Only America can ensure global energy security

AP Photo/David Zalubowski, File

Several weeks ago, the U.S. Energy Information Administration (EIA) released its annual energy outlook, concluding — not surprisingly — that America’s energy consumption will continue to increase through 2050. Though renewable energy is projected to be the fastest-growing energy source, petroleum and natural gas will continue to represent the lion’s share of energy consumption for at least the next 28 years. The EIA also projects that gasoline and diesel fuel will remain the primary fuels consumed by the transportation sector in the foreseeable future. 

Presumably, the EIA assessment preceded the outbreak of the Russia-Ukraine conflict. Should Europe and other parts of the world succeed in weaning themselves off Russian oil and natural gas, and America responds by boosting domestic production and exports, the latest EIA forecast for fossil fuel production will need to be revised upward in coming years.

At present, the outlook for sharply higher domestic production remains cloudy. U.S. oil production, currently around 11.6 million barrels per day, is well below its 2019 peak of 13 million per day. The number of active drilling rigs has jumped sharply in recent months, but at 519 remains far behind its all-time high of 1,600 in 2014.  

Like other sectors of the economy, the energy business is facing supply chain shortages. During the pandemic, many “roughnecks” moved away from shale plays such as the Permian Basin in west Texas and New Mexico and the Bakken in North Dakota and Montana, with the result that drilling companies find qualified workers expensive and in short supply. The cost of frac sand, critical for well completions, has jumped nearly 200 percent over the past year and steel casings for well bores have become more costly and difficult to find. Even in a best-case scenario where the rig count continues to rise in response to high prices, a significant gain in onshore oil production could take up to a year.

To make matters worse, the Biden administration has been “slow-walking” federal onshore lease sales and has imposed a de facto moratorium on offshore leasing activity. Consequently, little new drilling is occurring on federal lands and waters, which currently provide about 25 percent of U.S. oil production and 11 percent of natural gas. What is more, the Department of Interior’s five-year leasing program for the Outer Continental Shelf, including the Gulf of Mexico, expires in June, but the administration unfortunately has not yet put forth a new plan.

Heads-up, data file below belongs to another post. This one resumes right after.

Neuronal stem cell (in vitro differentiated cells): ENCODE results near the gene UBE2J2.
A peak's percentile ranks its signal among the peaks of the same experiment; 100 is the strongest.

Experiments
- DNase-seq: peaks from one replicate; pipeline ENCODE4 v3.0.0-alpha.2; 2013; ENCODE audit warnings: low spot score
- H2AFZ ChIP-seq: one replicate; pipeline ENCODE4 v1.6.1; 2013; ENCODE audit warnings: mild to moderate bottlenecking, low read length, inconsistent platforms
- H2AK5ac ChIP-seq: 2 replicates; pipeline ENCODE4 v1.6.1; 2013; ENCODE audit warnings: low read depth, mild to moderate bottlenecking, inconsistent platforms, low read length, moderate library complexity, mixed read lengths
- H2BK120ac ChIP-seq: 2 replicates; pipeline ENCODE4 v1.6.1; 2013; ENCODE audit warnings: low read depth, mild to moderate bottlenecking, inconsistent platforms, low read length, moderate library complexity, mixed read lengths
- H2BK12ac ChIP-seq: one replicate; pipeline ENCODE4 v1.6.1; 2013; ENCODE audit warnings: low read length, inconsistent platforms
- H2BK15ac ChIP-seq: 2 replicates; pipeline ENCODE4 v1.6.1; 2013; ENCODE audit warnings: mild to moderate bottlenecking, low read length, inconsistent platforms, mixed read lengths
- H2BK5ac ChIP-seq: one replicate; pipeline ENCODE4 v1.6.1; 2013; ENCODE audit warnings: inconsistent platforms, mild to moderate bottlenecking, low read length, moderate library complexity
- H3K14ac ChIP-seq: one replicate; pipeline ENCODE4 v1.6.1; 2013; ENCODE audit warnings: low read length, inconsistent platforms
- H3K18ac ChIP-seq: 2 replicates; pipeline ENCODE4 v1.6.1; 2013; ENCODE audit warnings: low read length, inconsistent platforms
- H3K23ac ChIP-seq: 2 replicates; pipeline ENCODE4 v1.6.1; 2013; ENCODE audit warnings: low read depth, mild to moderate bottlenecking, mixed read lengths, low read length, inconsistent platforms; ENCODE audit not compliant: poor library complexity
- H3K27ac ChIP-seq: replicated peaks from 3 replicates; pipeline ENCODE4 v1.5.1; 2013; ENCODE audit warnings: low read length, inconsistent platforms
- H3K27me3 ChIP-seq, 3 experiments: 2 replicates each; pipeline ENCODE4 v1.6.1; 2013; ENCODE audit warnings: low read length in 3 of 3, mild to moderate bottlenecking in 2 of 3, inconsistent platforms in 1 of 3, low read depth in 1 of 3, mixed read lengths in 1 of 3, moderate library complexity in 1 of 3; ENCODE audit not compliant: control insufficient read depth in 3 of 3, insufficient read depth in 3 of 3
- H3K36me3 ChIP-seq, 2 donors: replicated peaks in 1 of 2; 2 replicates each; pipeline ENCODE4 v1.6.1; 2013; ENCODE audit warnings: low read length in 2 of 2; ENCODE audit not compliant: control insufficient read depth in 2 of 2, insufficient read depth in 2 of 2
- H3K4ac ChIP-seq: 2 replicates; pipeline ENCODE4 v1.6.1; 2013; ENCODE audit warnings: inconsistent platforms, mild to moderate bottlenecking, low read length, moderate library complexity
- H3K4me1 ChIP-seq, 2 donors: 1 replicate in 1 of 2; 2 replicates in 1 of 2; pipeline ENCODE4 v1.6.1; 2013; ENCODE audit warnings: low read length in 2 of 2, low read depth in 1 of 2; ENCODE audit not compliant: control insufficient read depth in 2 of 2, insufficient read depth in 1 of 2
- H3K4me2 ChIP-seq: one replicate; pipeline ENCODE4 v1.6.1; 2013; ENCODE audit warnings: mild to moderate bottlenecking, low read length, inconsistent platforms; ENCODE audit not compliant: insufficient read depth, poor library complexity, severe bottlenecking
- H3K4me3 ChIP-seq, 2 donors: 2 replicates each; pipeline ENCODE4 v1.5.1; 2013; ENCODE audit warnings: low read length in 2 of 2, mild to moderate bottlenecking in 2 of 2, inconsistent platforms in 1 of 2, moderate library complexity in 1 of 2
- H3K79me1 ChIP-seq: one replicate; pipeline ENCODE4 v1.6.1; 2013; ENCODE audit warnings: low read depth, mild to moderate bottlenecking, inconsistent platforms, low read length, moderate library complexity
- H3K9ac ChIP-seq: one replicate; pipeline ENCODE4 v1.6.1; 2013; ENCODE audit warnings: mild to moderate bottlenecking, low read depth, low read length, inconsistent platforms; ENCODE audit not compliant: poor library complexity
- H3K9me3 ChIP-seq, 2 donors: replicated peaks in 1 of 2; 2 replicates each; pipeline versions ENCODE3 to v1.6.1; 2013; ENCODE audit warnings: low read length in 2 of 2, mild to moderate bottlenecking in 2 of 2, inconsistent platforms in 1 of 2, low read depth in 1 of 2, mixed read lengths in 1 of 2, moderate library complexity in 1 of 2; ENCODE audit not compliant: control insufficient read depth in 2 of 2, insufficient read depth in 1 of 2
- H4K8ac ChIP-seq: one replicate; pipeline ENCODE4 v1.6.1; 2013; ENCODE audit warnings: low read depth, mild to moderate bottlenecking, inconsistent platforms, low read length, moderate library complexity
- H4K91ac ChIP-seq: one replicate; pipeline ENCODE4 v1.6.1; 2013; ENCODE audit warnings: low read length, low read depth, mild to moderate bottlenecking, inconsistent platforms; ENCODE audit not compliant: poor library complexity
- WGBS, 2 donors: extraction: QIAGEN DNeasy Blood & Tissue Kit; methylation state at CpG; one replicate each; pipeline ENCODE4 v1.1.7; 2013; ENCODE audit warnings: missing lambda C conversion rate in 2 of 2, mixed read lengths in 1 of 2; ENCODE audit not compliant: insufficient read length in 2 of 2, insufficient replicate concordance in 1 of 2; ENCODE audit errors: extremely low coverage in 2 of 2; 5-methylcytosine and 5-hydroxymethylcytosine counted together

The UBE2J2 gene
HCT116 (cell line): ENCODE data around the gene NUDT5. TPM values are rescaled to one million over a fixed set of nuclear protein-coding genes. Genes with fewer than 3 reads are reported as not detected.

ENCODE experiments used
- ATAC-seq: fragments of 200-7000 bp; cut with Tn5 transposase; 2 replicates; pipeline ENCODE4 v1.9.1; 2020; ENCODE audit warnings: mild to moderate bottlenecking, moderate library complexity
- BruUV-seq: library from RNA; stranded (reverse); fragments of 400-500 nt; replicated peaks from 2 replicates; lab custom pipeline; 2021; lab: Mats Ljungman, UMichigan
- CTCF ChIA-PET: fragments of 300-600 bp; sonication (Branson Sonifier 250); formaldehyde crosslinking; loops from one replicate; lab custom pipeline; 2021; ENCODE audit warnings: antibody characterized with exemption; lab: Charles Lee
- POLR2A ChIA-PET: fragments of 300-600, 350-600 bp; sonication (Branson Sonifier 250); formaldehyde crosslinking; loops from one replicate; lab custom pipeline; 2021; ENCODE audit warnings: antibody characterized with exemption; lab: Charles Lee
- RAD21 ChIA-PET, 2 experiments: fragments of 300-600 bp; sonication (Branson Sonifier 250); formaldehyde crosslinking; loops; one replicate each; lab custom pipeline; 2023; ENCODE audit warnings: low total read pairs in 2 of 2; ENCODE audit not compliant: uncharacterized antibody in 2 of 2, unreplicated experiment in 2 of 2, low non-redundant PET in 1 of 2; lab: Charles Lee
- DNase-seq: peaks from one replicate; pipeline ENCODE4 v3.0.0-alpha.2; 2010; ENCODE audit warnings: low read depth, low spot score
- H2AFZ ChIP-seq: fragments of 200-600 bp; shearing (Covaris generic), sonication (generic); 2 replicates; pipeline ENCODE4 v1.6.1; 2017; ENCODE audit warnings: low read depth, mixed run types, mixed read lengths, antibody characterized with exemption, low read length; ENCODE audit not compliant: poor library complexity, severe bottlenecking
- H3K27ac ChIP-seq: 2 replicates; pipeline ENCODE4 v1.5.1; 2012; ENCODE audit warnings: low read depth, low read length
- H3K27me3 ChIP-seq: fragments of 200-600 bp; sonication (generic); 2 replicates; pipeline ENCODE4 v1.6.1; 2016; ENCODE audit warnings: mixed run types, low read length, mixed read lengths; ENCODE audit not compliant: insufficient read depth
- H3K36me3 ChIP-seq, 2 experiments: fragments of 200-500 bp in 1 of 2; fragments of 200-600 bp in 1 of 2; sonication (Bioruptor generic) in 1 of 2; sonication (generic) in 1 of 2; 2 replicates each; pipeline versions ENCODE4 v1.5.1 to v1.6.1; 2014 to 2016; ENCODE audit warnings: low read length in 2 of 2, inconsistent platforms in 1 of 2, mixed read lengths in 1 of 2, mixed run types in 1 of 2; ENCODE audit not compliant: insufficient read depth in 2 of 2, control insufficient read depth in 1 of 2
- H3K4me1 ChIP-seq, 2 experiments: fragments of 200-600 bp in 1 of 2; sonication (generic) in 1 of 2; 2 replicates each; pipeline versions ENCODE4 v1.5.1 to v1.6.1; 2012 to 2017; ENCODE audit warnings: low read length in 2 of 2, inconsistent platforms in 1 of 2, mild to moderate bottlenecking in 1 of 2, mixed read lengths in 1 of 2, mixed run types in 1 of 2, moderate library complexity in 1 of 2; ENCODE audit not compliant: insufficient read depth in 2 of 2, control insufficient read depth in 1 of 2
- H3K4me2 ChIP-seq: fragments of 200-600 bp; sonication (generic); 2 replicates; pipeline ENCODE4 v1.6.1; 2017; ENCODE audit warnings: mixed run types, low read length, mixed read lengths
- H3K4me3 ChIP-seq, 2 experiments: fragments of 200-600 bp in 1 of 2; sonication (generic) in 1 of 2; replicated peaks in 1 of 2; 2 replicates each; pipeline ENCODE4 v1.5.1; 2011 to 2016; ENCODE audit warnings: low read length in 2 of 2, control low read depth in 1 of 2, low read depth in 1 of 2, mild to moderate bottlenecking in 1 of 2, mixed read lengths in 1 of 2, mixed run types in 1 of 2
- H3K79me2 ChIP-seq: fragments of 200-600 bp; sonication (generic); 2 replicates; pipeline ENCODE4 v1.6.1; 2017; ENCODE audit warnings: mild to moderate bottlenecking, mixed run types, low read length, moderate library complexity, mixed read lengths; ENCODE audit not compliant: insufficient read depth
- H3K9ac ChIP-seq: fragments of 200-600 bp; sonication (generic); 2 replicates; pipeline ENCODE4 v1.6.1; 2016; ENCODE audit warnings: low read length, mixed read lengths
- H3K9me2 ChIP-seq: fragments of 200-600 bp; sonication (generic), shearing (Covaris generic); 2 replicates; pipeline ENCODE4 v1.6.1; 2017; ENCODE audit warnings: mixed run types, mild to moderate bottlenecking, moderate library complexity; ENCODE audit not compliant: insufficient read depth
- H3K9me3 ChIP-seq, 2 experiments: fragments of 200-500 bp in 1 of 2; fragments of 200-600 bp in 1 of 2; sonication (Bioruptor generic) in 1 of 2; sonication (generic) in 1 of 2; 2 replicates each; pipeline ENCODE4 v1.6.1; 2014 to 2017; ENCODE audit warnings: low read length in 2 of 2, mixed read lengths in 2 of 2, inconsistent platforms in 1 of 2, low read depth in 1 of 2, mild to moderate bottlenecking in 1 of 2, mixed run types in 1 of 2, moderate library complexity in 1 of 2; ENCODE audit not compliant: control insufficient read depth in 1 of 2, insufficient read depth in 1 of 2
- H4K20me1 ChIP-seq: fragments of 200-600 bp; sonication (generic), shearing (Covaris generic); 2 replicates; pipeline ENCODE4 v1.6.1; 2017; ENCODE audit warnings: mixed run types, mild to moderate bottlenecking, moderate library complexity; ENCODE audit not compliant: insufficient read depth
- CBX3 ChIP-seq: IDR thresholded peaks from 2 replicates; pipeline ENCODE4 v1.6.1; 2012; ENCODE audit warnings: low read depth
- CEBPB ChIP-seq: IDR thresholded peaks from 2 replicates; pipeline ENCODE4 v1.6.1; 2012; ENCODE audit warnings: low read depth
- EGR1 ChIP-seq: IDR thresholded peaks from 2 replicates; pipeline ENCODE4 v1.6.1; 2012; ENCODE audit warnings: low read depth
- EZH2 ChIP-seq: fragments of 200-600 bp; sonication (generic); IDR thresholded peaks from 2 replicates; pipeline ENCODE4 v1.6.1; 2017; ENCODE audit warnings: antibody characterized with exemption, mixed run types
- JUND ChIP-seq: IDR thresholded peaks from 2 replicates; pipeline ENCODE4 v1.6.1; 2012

Further muddying the waters is the assertion by President Biden, frequently echoed by White House press secretary Jen Psaki, that 9,000 approved leases on federal lands remain unused. In practice, securing a lease is but the first step in developing a producing oil or gas well. Seismic testing is required to ascertain the likelihood of finding hydrocarbons on the leasehold. Additional permits are required for rights-of-way to leased land and the construction of gathering lines to move the oil and gas to processing facilities. Then it can take up to 140 days to secure an actual drilling permit on a federal lease. Belying the argument that the industry has been lax in developing leases, currently there are nearly 100,000 operating wells on federal lands with two-thirds of current leases in production, the highest percentage in 20 years.

The Interior Department announced recently that it was temporarily resuming oil and gas leasing after delays stemming from a court case regarding the social cost of carbon accounting. However, several days later, a department spokesperson qualified Interior’s position by stating it was not yet committed to new lease sales but was only in the planning stage.

The Biden administration needs a dose of political and energy reality if we wish to sustain America’s energy dominance and provide a lifeline of oil and natural gas to countries willing to break away from reliance on Russia. Removing onerous regulations on oil and gas production, accelerating federal lease sales both onshore and offshore, expediting the approval of new pipelines and liquefied natural gas export facilities, and toning down the anti-fossil fuel rhetoric can help.  

As the world’s number one oil and gas producer, only America has the ability to ensure global energy security. That won’t happen overnight, but we can take steps today to enhance our domestic energy industry while punishing Russia. In particular, permanently lifting the federal leasing moratorium and renewing the five-year offshore leasing program will enhance our ability to sell more American hydrocarbons to Europe. The result also will be good for the environment because we produce oil and gas with substantially lower greenhouse gas emissions than Russia.  It’s time for the Biden administration to reverse course.

Bernard L. Weinstein is an emeritus professor of applied economics at the University of North Texas, former associate director of the Maguire Energy Institute at Southern Methodist University, and a fellow of Goodenough College, London.

Tags Energy Jen Psaki Joe Biden Oil and gas industry oil and gas leases Petroleum production Russia

The Hill has removed its comment section, as there are many other forums for readers to participate in the conversation. We invite you to join the discussion on Facebook and Twitter.

See all Hill.TV See all Video

Most Popular

Load more

Video

See all Video